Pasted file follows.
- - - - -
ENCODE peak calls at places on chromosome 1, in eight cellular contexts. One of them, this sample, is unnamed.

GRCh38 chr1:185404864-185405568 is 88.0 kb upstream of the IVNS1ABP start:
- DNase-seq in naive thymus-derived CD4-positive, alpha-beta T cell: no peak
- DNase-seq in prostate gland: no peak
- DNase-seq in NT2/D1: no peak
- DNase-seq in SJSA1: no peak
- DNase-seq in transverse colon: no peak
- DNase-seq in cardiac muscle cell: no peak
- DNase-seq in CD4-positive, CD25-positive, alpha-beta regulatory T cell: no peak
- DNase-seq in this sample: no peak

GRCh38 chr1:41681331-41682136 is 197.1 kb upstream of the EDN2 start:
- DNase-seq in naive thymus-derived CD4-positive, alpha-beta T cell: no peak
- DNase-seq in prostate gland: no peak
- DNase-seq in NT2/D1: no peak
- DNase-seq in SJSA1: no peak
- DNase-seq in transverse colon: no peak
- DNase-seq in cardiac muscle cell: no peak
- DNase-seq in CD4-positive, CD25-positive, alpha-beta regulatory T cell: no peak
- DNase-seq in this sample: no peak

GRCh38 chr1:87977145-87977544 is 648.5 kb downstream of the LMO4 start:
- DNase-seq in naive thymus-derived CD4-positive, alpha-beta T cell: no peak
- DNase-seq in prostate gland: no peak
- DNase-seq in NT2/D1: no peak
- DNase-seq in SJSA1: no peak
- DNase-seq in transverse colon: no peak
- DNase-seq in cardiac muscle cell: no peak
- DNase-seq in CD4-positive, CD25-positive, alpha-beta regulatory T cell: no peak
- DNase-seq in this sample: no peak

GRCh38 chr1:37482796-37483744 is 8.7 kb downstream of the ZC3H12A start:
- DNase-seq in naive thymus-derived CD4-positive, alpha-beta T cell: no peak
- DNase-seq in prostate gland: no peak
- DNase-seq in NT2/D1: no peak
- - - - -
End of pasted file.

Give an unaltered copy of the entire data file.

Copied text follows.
ENCODE peak calls at places on chromosome 1, in eight cellular contexts. One of them, this sample, is unnamed.

GRCh38 chr1:185404864-185405568 is 88.0 kb upstream of the IVNS1ABP start:
- DNase-seq in naive thymus-derived CD4-positive, alpha-beta T cell: no peak
- DNase-seq in prostate gland: no peak
- DNase-seq in NT2/D1: no peak
- DNase-seq in SJSA1: no peak
- DNase-seq in transverse colon: no peak
- DNase-seq in cardiac muscle cell: no peak
- DNase-seq in CD4-positive, CD25-positive, alpha-beta regulatory T cell: no peak
- DNase-seq in this sample: no peak

GRCh38 chr1:41681331-41682136 is 197.1 kb upstream of the EDN2 start:
- DNase-seq in naive thymus-derived CD4-positive, alpha-beta T cell: no peak
- DNase-seq in prostate gland: no peak
- DNase-seq in NT2/D1: no peak
- DNase-seq in SJSA1: no peak
- DNase-seq in transverse colon: no peak
- DNase-seq in cardiac muscle cell: no peak
- DNase-seq in CD4-positive, CD25-positive, alpha-beta regulatory T cell: no peak
- DNase-seq in this sample: no peak

GRCh38 chr1:87977145-87977544 is 648.5 kb downstream of the LMO4 start:
- DNase-seq in naive thymus-derived CD4-positive, alpha-beta T cell: no peak
- DNase-seq in prostate gland: no peak
- DNase-seq in NT2/D1: no peak
- DNase-seq in SJSA1: no peak
- DNase-seq in transverse colon: no peak
- DNase-seq in cardiac muscle cell: no peak
- DNase-seq in CD4-positive, CD25-positive, alpha-beta regulatory T cell: no peak
- DNase-seq in this sample: no peak

GRCh38 chr1:37482796-37483744 is 8.7 kb downstream of the ZC3H12A start:
- DNase-seq in naive thymus-derived CD4-positive, alpha-beta T cell: no peak
- DNase-seq in prostate gland: no peak
- DNase-seq in NT2/D1: no peak